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Attracting New Angel Investors to your Innovative Startup

Sara-Jane Mok | October 10th, 2016

As part of the Government’s National Innovation and Science Agenda (NISA), the Government is driving new initiatives to support innovation in the Australian economy and has passed new tax legislation to ‘incentivise’ angel investment.

How do the incentives work?

If you are in the early stages of establishing your business and looking to attract new investors to invest in your startup, you may qualify as an ‘Australian Early Stage Innovation Company’ (ESIC).

From 1 July 2016, a qualifying investor may be entitled to:

  • A non-refundable tax offset equal to 20% of the value paid for newly issued equity interests (qualifying shares) in an ESIC capped at $200,000;
  • Modified Capital Gains Tax (CGT) treatment, being:
    • capital gains on qualifying shares continuously held in an ESIC for at least 12 months and less than 10 years may be disregarded;
    • capital losses on shares continuously held less than 10 years must be disregarded; and
    • the modified CGT treatment is not limited to the maximum tax offset cap of $200,000.

These incentives are only available on issue of new shares in the company where the company qualifies as an ESIC at the point of time the new shares are issued.

Who is a qualifying investor?

A qualifying investor includes both sophisticated investors and retail investors. However, where the investor is not a sophisticated investor (i.e. a retail investor), investment in any ESIC must be capped at $50,000 during an income year to qualify for the tax incentives. This limit does not apply for sophisticated investors, who meet certain criteria under the Corporations Act 2001 and do not have to be provided with a disclosure document, such as a prospectus or product disclosure statement, when being offered shares in a company.

Investors can be either Australian residents or non-residents, such as individuals, companies or members of a trust or partnership. However, an investor will not qualify for any of the investor incentives if:

  • shares are purchased under an Employee Share Scheme;
  • the investor and the ESIC are affiliates of each other;
  • the investor holds more than 30% of the equity in the ESIC or its connected entities; or
  • the investor is a widely-held company or a subsidiary of a widely-held company.

What is a qualifying ESIC?

For a company to qualify as an ESIC, it must meet the early stage and innovation tests (either as a 100-point test or principles-based test).

In summary, these take into account considerations such as:

a) location and timing of your company’s incorporation;

b) income and expenditure of your business;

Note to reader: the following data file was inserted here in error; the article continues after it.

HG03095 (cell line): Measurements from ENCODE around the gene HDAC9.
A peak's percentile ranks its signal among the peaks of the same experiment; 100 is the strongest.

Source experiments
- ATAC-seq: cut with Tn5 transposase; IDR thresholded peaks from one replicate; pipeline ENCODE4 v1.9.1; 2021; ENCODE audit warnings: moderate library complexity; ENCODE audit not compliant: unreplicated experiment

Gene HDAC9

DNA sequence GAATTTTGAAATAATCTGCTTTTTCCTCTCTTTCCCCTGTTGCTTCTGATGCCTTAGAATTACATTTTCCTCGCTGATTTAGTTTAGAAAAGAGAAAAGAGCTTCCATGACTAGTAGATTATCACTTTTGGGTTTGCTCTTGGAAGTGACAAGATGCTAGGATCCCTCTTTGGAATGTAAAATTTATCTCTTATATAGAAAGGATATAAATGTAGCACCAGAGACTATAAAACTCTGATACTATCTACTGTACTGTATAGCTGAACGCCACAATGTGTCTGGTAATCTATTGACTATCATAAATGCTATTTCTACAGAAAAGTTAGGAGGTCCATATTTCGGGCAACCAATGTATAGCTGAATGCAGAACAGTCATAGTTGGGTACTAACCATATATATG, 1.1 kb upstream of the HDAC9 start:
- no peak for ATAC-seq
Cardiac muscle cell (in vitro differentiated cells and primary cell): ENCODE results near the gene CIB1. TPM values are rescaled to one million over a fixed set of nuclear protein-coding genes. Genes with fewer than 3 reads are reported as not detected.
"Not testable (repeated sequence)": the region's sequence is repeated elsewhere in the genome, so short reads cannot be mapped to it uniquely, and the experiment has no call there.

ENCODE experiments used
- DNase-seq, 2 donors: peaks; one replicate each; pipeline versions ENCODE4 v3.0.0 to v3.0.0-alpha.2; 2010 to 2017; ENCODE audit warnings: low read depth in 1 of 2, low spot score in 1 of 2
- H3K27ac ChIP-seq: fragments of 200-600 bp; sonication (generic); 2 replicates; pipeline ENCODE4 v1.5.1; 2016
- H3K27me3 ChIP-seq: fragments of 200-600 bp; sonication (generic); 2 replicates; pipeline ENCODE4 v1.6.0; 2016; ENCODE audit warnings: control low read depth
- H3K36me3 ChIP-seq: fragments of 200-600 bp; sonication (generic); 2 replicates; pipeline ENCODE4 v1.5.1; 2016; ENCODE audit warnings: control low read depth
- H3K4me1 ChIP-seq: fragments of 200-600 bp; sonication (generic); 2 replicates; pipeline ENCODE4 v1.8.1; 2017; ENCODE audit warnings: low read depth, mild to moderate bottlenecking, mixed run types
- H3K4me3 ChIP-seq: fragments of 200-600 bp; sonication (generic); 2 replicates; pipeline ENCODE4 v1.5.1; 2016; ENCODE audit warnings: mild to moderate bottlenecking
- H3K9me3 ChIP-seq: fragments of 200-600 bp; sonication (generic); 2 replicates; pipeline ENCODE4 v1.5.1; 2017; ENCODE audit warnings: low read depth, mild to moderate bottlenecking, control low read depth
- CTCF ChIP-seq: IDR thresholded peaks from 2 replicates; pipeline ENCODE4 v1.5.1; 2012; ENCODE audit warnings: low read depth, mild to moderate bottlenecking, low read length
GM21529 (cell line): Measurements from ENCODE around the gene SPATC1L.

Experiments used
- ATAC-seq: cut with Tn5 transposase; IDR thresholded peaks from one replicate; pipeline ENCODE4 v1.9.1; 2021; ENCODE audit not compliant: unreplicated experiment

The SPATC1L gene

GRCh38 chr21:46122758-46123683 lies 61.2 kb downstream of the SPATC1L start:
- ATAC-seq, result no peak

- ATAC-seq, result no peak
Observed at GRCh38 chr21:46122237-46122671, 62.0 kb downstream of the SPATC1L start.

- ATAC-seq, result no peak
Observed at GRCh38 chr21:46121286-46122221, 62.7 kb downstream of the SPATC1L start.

c) whether your business has:

  • incurred Research & Development expenditure;
  • received an Accelerating Commercialisation Grant;
  • participated in accelerator programs;
  • received third party investment previously;
  • rights (including equitable rights) to a registered patent, innovation patent, design or plant breeder’s rights;
  • research agreements in place with research institutes or research service providers;
  • developed one or more new or significantly improved innovations for commercialisation;
  • high growth potential;
  • potential to successfully scale up the business;
  • potential to address a broader than local market; and
  • potential to have competitive advantages.

How can mdp assist?

The team at mdp have extensive experience in assisting clients in every stage of their business, and helping companies commercialise their innovations.

We can assist with general advice regarding how your business can fall within the ESIC criteria (or be eligible as a qualifying investor) as well as improving your eligibility for the incentives (such as through intellectual property licensing agreements). We also assist with capital raising, effective tax planning and protecting innovations and intellectual property assets, including patent protection.

Sara-Jane Mok

Sara-Jane Mok

Lawyer, BSc LLB GradDipTax at mdp
Sara-Jane joined mdp as a lawyer in 2016 and started working in the firm’s property, commercial and intellectual property practices. Prior to joining mdp, Sara-Jane worked in Research & Development Tax at one of the ‘Big Four’ professional services firms assisting companies with preparing their Research & Development Tax Incentive claims. Her experience encompasses a range of industries, including financial services, agricultural, life sciences, engineering, manufacturing, software and start-ups.
Sara-Jane Mok

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